The discovery, the learning and the practice of mathematics cannot be separated. Students will encounter a rich learning experience as we engage in activities designed to foster wonder, practice our learning in a cooperative and encouraging setting. Students will be working in a collaborative setting where student interaction is welcome and encouraged.

Enduring Understandings

  • Patterns, functions and relationships can be represented graphically, numerically, symbolically or verbally. The function and relationship concepts are fundamental ideas in mathematics.
  • Algebraic and numeric procedures are interconnected and build on one another. Integration of various mathematical procedures builds a stronger foundation for finding solutions.
  • Technology should be used not to replace mental math and paper and pencil computation, but to enhance understanding of mathematics and the power to use mathematics.
  • There are multiple strategies for finding a mathematical solution and those algorithms are frequently associated with different contexts. Mastery of mathematics depends on choosing appropriate methods.
  • Mathematics is not a matter of magic but a human way of thinking that is accessible to all students. Algebra I seeks to give all students confidence in mathematical thinking.

Science

Science in the dialectic school provides instruction in foundational scientific concepts and methods, and supports the liberal art of dialectic by training students to find and follow the most important and fruitful questions in life science and physical science. In this way, students are well-prepared for later studies in biology, chemistry, and physics. Beyond the hands-on experience of conducting labs/experiments and demonstrations, a highlight of the dialectic science experience is the trip to North Florida during the fall of seventh grade.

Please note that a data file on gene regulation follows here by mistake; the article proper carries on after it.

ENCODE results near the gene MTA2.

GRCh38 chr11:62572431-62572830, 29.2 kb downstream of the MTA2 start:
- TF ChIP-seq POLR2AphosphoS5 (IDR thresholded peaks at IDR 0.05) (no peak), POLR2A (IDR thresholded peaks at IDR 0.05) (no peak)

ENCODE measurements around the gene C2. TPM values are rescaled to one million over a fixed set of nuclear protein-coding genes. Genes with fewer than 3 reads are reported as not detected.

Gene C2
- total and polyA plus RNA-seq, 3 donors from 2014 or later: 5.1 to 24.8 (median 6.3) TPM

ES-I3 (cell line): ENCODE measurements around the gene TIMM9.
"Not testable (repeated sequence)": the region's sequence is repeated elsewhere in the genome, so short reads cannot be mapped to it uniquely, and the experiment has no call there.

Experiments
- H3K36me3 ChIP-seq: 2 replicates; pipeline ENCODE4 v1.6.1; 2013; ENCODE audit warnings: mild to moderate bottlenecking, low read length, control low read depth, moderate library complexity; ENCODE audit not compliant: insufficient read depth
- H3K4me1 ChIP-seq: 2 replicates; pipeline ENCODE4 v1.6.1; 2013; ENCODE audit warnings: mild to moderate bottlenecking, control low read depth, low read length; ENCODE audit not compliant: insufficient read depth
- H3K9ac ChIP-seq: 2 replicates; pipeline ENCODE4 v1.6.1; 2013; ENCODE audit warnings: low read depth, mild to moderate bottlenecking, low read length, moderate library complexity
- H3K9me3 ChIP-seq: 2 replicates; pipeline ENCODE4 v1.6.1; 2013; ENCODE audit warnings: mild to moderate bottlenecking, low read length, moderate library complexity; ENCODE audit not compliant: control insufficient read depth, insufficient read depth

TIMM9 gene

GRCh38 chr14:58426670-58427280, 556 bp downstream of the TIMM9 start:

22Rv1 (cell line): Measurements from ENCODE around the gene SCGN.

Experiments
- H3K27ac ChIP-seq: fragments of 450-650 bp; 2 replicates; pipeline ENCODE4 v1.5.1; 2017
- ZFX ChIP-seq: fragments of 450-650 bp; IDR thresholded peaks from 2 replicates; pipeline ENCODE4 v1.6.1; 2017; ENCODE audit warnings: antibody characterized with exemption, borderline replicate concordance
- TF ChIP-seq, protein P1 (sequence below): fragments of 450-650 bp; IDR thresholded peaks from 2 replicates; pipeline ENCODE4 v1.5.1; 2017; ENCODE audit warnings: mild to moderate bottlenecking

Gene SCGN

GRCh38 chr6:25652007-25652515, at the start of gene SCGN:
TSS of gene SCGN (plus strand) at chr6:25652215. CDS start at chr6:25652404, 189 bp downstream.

CENTRAL FLORIDA NATURAL HISTORY
Normally taken in 7th grade
Teachers: Matthew Clark and Robbie Andreasen

Central Florida Natural History will focus on getting outside and seeing things where they live. The environs surrounding the school are richer in life than we typically imagine. Within a half-mile of campus there are dozens of insect, arthropod, mollusk, mammal, reptile, fish, bird, tree, vine, fern, and “weed” species. We are just accustomed to ignoring them! This class is interested in seeing and understanding them.

We will be interested in observing things very closely. In order to do this we will make collections of plants and animals both live and preserved. We are going to spend a lot of time outside. It is always surprising to see what lives here on the school grounds! Students have caught and or seen: snakes, lizards, frogs, turtles, spiders, raccoons, opossums, eagles, armadillos, and more insects than I can count. We will be constructing and keeping a detailed natural history fieldbook/sketchbook. We will work on building drawing skills in order to make closely observed drawings of specimens. This book will serve as the repository of all the close observations students make of the various things we collect or bring inside to observe.

In addition to this, Mr. Andreasen will take each class for one quarter in order for students to learn about the human body and biological taxonomy.

Enduring Understandings

  • In order to love a place (and it is proper to love the place where one lives), it is necessary to be able to name and understand the non-human things that also live in that place.
  • Central Florida is home to an enormous variety of living things. These things do not confine themselves to “wild” areas; they live all around us at all times of the year.
  • Beauty is common, but it is not always easy to see. One has to look, know where to look, and know how to see the beauty that lives there.

PHYSICAL SCIENCE
Normally taken in 8th grade
Teachers: Andrew Nelson and Lou Ford

Eighth grade Physical Science is an invitation for students to explore their world through a systematic approach that allows them to experience both wonder and sound experimentation. The first half of the course is aimed to familiarize you with the history and mystery of the periodic table. Students will delve deep into the history of the elements—their discovery, their properties, and their practical use in today’s world. Students should begin viewing their surroundings from the subatomic level. By doing this, students will begin making connections between a molecule’s structure and its appearance, known reactions, and functionality.